The last couple of days, we have been busy with seismic lines. This means that Oden is breaking ice in straight lines through heavy, massive ice with ridges while the Canadian icebreaker Louis S. St-Laurent is following and shooting off seismic signals. On board Oden, we have a seismic team scheduled 24 h to record the soundings of the seismic signals and the research group is also dropping sonobuoys in the water to record the signals. There are also more advanced ice stations that are flown out by helicopter some 20 M ahead of us, recording the signals and then recovered by another helicopter flight.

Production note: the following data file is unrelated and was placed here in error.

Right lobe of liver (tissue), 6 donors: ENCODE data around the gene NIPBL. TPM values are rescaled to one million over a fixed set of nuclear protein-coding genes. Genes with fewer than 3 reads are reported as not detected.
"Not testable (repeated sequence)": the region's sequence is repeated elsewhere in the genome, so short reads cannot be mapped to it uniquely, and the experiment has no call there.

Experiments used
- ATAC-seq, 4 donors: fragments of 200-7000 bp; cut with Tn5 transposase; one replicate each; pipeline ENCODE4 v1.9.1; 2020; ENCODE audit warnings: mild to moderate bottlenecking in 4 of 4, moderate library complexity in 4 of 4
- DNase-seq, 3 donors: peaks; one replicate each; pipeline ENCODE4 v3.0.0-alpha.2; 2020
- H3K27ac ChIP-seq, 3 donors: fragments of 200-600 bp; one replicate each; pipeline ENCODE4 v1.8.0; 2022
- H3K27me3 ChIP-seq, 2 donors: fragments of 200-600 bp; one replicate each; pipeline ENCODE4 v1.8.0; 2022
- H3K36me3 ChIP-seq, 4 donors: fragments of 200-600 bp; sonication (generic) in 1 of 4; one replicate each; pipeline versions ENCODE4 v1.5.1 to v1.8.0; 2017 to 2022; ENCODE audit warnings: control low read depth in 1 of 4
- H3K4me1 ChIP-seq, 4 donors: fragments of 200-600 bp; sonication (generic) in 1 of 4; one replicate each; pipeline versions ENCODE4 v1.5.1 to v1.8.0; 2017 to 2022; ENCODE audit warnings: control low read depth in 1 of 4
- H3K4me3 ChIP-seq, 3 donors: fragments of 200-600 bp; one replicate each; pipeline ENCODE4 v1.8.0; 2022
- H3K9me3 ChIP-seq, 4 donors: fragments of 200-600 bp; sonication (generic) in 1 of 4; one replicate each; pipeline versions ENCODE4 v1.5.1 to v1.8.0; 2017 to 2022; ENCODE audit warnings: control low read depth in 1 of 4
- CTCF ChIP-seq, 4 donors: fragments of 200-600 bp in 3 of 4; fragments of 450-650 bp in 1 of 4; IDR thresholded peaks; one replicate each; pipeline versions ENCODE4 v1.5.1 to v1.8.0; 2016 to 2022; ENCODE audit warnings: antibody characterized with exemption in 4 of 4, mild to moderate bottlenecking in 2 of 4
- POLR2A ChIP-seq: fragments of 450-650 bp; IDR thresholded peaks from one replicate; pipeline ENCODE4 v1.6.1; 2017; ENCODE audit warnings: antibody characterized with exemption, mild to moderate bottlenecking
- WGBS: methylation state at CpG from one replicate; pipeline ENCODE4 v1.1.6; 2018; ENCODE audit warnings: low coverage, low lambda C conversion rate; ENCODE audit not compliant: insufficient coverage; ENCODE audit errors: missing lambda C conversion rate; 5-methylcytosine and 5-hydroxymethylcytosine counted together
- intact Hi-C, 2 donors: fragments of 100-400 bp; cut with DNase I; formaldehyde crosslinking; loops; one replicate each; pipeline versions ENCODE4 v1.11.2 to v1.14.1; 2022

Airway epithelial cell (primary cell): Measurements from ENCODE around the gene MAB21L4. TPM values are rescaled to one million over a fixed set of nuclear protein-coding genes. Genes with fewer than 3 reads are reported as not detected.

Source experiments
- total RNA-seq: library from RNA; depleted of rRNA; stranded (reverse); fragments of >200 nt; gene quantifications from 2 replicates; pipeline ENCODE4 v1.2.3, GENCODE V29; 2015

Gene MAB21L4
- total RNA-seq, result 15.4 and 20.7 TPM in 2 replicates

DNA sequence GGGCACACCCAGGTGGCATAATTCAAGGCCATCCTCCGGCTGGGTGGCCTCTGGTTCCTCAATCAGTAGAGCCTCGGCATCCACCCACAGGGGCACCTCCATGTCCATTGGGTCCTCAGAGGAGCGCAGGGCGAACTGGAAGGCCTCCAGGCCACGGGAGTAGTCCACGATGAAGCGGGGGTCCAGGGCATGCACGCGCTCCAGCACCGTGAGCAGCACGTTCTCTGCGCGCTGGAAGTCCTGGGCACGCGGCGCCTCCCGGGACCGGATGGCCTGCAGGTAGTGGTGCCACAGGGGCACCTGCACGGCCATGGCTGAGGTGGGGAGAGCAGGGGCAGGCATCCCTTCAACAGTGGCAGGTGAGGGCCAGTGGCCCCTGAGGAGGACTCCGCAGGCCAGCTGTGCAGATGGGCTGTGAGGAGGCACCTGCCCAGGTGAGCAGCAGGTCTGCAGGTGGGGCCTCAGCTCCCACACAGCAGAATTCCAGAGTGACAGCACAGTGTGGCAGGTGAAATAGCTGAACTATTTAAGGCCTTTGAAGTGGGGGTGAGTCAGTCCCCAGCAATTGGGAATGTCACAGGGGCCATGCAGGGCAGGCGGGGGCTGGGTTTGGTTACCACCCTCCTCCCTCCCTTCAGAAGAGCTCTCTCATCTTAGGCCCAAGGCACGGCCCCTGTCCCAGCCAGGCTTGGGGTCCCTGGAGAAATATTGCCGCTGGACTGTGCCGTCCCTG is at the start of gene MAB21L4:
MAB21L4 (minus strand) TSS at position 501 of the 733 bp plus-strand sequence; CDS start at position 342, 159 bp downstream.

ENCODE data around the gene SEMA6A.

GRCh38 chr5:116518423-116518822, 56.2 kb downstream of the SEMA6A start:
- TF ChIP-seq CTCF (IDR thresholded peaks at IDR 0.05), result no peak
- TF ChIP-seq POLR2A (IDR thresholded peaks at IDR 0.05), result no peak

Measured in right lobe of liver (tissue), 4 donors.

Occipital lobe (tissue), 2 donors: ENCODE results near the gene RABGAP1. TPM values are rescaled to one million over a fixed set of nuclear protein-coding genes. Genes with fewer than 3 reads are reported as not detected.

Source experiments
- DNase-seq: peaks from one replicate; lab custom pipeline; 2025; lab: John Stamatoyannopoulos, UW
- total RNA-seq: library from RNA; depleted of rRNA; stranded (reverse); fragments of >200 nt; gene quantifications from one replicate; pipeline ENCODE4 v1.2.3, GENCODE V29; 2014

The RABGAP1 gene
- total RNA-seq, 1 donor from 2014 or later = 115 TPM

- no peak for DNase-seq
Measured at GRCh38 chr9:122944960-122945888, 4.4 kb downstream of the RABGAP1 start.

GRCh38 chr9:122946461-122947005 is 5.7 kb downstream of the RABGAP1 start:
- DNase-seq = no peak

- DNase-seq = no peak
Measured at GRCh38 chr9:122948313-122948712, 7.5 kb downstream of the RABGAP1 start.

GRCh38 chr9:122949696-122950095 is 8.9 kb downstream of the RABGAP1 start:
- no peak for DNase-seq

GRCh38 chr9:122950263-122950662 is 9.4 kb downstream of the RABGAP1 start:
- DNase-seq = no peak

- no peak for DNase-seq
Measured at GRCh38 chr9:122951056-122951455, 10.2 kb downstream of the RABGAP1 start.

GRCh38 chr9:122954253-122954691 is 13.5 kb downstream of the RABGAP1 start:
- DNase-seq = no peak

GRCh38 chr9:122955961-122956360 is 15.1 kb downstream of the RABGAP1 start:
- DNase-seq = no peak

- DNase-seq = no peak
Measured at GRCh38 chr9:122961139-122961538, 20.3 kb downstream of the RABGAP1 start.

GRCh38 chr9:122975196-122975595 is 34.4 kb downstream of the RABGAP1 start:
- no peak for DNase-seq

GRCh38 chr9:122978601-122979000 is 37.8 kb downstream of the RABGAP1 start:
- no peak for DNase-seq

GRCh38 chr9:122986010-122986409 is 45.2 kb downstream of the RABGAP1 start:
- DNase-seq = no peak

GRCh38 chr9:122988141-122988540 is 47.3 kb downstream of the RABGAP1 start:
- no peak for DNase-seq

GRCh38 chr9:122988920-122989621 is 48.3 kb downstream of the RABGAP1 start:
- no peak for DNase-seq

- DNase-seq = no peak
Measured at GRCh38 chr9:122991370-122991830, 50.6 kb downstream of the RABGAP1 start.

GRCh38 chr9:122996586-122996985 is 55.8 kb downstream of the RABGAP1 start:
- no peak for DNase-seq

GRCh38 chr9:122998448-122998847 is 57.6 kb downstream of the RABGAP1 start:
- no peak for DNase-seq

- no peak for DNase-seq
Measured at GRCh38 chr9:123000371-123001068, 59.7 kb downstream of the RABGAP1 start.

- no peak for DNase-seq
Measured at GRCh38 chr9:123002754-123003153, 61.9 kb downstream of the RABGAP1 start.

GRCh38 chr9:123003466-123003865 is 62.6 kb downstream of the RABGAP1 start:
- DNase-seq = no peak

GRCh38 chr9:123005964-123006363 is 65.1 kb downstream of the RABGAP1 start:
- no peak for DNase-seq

The seismic science project is part of the Canadian science-driven project connected to the United Nations Convention of the Law of the Sea (UNCLOS). Part of the program is also the dredging project, where you litterally dredge the sea floor for stones and rocks. In order to be successful, detailed planning is required to get Oden drifting in the right angle upwards the targeted slope. By geological analyses, it is then possible to tell the origin and composition of the rocks that comes on board with the dredge. Besides the stone samples, we have also got side catches by the dredge – shrimp, mussels and sea anemones.


Sea anemones were attached to some of the stone samples that were dredged up from the sea floor at approximately 2,000 m depth. Foto: Åsa Lindgren

Hav och is

Some people might think it is monotonous to travel day after day with just sky and sea around. But every day, there are different shapes, forms, shades, light and patterns surrounding Oden. Foto: Åsa Lindgren